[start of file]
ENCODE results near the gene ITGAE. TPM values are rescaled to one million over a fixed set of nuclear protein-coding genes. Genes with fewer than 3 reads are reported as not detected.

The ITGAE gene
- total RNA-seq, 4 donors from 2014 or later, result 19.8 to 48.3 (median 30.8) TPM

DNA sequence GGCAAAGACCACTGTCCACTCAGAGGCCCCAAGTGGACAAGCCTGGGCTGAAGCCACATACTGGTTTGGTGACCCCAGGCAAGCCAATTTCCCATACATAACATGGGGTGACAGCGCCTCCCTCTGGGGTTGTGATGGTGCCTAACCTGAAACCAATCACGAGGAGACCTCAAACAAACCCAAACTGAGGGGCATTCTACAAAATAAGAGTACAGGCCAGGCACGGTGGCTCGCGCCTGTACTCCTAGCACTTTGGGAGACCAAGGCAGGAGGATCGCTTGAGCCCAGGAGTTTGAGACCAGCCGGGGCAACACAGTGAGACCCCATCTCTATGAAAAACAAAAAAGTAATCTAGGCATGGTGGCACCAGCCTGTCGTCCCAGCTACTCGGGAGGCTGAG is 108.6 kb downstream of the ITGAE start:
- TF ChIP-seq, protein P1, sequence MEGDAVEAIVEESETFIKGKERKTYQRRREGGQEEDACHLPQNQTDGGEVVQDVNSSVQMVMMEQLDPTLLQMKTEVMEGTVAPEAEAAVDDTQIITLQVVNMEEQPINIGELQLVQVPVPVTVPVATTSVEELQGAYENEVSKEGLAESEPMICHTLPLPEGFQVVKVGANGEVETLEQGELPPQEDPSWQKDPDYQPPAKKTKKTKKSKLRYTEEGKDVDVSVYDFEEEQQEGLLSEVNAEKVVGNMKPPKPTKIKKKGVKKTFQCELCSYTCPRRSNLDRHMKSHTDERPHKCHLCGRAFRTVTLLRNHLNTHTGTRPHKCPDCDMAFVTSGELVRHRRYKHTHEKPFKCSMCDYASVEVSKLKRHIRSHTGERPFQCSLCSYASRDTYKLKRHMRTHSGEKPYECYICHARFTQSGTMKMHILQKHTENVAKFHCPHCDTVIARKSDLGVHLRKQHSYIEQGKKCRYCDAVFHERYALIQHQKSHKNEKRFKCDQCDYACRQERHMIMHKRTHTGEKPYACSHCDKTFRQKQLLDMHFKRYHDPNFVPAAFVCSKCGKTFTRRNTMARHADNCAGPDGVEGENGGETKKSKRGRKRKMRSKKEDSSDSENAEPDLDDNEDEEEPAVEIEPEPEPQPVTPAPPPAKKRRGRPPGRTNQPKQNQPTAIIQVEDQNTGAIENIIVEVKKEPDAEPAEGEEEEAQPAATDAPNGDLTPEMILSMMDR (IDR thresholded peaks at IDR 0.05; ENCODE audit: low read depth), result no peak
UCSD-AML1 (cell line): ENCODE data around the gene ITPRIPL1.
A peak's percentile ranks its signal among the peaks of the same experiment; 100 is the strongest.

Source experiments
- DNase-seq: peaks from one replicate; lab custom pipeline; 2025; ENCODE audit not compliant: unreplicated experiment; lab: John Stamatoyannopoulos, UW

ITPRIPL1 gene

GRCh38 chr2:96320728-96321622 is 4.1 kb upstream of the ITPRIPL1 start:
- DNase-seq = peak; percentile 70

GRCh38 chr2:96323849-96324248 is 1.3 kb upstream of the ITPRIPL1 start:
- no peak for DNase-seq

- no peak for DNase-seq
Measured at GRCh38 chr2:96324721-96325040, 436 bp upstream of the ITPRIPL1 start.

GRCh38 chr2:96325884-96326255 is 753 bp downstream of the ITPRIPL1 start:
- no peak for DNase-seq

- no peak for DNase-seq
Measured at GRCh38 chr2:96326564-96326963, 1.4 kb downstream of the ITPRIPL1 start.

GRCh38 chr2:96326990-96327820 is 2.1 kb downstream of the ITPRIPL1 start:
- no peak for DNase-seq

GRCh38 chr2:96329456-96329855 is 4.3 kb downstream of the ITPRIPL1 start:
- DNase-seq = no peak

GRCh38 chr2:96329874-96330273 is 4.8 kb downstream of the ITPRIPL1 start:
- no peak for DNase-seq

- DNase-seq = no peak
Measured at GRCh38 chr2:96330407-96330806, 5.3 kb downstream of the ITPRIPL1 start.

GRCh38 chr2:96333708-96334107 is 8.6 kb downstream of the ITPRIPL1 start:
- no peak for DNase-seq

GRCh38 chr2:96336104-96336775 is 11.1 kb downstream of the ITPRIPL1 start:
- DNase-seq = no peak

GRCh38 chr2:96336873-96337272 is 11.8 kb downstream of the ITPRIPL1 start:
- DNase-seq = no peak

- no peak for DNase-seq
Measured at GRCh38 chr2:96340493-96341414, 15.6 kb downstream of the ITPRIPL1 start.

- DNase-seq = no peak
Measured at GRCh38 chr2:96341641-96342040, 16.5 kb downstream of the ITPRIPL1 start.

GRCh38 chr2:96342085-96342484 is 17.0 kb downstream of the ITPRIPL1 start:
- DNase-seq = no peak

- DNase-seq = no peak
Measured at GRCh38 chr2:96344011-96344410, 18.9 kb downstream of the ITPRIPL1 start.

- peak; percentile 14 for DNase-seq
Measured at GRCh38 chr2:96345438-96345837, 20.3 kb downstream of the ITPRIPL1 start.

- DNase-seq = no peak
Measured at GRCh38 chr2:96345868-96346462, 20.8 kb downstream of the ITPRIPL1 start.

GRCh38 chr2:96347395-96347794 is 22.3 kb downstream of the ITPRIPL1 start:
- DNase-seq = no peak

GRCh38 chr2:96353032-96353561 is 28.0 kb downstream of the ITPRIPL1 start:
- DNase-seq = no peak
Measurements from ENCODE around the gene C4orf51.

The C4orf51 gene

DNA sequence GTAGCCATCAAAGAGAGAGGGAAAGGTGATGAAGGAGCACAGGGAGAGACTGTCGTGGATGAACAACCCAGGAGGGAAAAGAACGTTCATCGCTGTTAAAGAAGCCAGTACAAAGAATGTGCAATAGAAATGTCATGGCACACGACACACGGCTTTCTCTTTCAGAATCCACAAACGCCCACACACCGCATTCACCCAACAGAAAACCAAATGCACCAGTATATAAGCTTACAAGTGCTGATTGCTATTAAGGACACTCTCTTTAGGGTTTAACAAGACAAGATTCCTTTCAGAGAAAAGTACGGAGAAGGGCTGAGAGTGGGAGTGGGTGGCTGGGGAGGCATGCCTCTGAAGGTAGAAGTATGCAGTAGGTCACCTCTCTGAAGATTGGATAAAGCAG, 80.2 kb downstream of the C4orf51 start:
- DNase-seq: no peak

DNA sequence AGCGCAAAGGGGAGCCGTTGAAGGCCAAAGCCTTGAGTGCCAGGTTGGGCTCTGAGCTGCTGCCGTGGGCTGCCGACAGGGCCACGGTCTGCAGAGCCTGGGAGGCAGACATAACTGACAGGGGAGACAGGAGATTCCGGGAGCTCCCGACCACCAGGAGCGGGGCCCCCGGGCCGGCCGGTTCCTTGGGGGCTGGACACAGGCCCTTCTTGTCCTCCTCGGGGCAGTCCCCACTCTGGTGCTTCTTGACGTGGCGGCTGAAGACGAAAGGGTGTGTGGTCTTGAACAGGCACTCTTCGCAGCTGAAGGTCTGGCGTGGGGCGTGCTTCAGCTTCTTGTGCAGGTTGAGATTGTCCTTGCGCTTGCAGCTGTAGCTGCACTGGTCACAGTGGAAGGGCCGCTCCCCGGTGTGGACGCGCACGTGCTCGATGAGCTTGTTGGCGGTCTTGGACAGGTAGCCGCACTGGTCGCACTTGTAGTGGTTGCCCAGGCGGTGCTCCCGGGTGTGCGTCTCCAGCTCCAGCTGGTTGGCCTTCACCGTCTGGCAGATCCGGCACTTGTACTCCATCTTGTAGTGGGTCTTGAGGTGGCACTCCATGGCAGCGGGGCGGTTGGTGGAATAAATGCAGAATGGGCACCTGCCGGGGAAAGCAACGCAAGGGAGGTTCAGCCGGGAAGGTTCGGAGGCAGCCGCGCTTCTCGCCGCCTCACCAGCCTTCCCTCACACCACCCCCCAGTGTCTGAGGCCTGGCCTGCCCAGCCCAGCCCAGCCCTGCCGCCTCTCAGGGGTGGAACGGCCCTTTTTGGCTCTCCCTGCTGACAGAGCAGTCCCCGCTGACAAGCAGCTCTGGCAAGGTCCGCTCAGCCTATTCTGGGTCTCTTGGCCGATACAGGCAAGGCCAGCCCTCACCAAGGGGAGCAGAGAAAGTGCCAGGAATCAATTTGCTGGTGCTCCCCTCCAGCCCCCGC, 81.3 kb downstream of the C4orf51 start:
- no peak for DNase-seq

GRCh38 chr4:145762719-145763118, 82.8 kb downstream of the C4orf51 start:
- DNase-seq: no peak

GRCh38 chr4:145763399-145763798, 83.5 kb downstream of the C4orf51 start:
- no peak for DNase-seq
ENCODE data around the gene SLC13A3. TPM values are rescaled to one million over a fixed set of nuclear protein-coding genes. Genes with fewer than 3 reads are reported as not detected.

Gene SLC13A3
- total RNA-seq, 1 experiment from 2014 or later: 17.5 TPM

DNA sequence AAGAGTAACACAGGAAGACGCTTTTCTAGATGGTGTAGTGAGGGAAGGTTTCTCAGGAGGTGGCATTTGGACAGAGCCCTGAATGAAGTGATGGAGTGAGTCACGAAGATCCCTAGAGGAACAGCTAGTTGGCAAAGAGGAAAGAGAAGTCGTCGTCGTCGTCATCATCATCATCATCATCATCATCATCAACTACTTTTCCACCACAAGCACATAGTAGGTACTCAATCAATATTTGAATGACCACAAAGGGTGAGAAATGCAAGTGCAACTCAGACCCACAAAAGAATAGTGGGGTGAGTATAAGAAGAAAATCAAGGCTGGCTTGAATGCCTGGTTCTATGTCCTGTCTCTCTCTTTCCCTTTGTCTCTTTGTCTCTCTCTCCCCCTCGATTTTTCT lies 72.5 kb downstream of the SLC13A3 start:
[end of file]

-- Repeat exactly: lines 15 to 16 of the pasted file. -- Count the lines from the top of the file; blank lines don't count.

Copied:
- no peak for DNase-seq
Measured at GRCh38 chr2:96324721-96325040, 436 bp upstream of the ITPRIPL1 start.